Meet the Winners of the Air Quality Prediction Challenge
Meet the winners · 22 Dec 2022, 12:35 · 5 mins read ·

Meet Team 2 And a Half Id!ots! (Nkosana_Daniel and Robert_Selemani), winners of the Air Quality Prediction Challenge. The challenge attracted 662 participants, all vying for a $3000 prize pool. The objective of this challenge was to predict air quality readings from AirQo’s sensors using Sentinel 5P data.

Nkosana Daniel Mlandu, Zimbabwe

Please introduce yourself.

My name is Nkosana Daniel Mlandu (Nkosana_Daniel). I'm currently a 4th-year Engineering Student at the National University of Science and Technology, Zimbabwe.

Tell us a bit about your solution and the approach you took.

We spent a decent amount of time trying to understand the data as well as possible, from the data-generating process to the missing values and our ‘hunches’ about the quality of the data. We also performed adversarial testing, where we built a simple random forest classifier to tell apart the train and test data. We quickly observed that the test data was out-of-distribution and that the degree of difference was rather too severe. We also observed that the choice of imputation technique affected the degree of difference in distributions, hence we were able to select the optimal technique from the ones we had tested.

Please find a detailed write-up of our solution posted in the discussion forum here.

What set your winning solution apart from others?

In this competition we learnt quite valuable lessons. Understand the data, ask questions, make hypotheses and test them out by running experiments. And most importantly, it's cool to spend a lot of hours coding and debugging models, but it's fine to take a short break during a competition, it'll certainly give you the clarity of mind needed to generate new ideas.

How do you prepare for a challenge?

I start by reading the problem statement and try to understand what problem the challenge seeks to solve. I always make sure to go through the discussion forums in case someone has posted something about the challenge, whether it's about missing data or starter notebooks. Most times it'll give you an idea of what others have tried, what's working and what's not working. From there I try to build my solution. The pipeline is a bit different from competition to competition but it's mostly Exploratory Data Analysis (EDA) > Data Cleaning > Feature Engineering > Modeling > Evaluation and a lot more of going back and forth, iterating.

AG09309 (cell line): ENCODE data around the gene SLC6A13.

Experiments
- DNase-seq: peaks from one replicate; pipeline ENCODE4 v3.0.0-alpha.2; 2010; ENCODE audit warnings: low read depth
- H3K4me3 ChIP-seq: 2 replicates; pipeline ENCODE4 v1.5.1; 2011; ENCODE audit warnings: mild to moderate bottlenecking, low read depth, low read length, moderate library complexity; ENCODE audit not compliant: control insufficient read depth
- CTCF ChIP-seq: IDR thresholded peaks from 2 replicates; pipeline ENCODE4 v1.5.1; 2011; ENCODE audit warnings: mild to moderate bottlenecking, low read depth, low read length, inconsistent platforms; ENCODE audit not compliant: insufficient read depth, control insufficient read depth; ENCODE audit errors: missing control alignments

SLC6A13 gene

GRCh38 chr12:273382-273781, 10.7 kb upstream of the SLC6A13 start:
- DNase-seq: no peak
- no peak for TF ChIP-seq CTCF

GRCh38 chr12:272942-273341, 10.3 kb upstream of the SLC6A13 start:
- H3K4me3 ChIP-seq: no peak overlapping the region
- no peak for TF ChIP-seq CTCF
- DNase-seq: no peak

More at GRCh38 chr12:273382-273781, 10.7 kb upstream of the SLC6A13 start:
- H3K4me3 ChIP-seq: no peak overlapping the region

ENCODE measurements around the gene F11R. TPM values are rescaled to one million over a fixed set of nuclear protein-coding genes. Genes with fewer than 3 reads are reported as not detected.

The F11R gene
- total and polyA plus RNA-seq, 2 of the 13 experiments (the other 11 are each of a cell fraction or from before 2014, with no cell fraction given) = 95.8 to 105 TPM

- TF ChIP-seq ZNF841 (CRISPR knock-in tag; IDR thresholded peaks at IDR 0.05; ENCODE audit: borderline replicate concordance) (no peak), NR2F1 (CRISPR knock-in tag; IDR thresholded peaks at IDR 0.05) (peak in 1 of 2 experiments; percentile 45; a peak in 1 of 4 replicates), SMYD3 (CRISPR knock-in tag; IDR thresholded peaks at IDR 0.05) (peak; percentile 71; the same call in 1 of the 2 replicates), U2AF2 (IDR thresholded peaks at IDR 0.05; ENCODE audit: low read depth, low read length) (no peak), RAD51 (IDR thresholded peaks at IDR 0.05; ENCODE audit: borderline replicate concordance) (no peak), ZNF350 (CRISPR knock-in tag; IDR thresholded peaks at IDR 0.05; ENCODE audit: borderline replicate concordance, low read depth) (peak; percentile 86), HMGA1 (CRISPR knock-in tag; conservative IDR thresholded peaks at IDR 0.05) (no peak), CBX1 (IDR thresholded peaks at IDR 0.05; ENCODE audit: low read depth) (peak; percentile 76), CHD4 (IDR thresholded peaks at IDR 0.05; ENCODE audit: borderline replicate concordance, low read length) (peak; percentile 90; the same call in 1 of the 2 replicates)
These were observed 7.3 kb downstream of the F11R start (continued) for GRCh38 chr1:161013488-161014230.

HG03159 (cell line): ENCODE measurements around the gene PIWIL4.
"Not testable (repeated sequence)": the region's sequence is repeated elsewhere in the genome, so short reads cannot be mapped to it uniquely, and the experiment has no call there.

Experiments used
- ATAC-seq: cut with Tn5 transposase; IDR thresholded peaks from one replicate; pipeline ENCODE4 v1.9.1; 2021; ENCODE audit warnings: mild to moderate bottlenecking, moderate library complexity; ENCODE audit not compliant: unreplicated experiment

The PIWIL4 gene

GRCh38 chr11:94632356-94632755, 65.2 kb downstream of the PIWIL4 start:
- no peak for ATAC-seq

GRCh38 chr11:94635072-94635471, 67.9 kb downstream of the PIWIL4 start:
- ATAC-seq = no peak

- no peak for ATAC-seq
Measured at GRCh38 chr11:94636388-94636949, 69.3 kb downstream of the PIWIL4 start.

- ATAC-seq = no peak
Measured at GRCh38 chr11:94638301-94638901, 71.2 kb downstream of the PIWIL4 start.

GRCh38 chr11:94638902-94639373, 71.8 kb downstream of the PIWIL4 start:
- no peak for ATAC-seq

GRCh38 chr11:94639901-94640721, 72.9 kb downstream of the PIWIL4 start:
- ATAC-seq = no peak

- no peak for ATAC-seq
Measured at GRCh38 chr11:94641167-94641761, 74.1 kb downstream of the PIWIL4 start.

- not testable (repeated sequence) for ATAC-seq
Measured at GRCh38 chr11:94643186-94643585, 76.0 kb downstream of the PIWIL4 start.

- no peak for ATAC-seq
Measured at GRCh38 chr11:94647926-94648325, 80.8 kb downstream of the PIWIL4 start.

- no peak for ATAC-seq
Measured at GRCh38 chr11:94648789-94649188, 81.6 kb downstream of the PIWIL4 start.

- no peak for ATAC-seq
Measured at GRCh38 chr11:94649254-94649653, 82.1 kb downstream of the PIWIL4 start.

Words of encouragement for others, or advice that has helped you?

Having a good validation strategy will go a long way in testing your experiments, and also help to avoid leaderboard shake-ups.

I wouldn't advise on looking for the best model for a particular competition or having a ‘till death do us part’ kind of attachment with a certain model architecture. It's surely a good starting point to search for the most appropriate model, but don't let it limit you; DON'T BE RIGID. It's data science so you need to experiment with different things and see what actually works. Fall in love with the science, and enjoy the process.

Don't forget to track your experiments! Have a systematic way to track all the things you've tried and what has worked so far. BE SYSTEMATIC AND INTENTIONAL!

What do you like about Zindi?

The ML ecosystem in Africa is quite different from other parts of the world, we don't have many open source datasets. For the majority of ML enthusiasts, the closest you can get to working with real African datasets is through Zindi. It's also a good platform to build your portfolio. Zindi has allowed me to network with like-minded individuals and learn from them as well.

Robert Selemani, Zimbabwe

Please introduce yourself.

My name is Robert Selemani (Robert_Selemani). I'm currently a Data Scientist at Repliteq AI, and Zindi Country Ambassador for Zimbabwe. I am based in Harare, Zimbabwe.

What set your winning solution apart from others?

Understanding the problem you're trying to solve is the key that unlocks the door to solutions to a problem. So, whenever I am faced with a challenge, I make sure that I sufficiently understand the problem at hand, research more about the problem, and review the literature to see how others have tried to solve the same or related problems, before starting to tackle the problem.

When I feel that I have sufficiently understood the problem and possible approaches to solving it, I then start trying out different approaches learnt. Most importantly, if provided, the starter notebook provides a very important starting point!

Words of encouragement for others, or advice that has helped you?

They say, "If you want to go fast, go alone. If you want to go far, go with others!" This has proven to be true. With collective efforts as a team, you go far as a result of complementing each other's efforts. I encourage team work!

What do you like about Zindi?

It is a good place for growth. Continuous improvement of the platform is making it more and more resourceful. Most importantly, it is user and beginner friendly.

What would you like to see more of on the platform?

I want to see winner badges for every challenge won!

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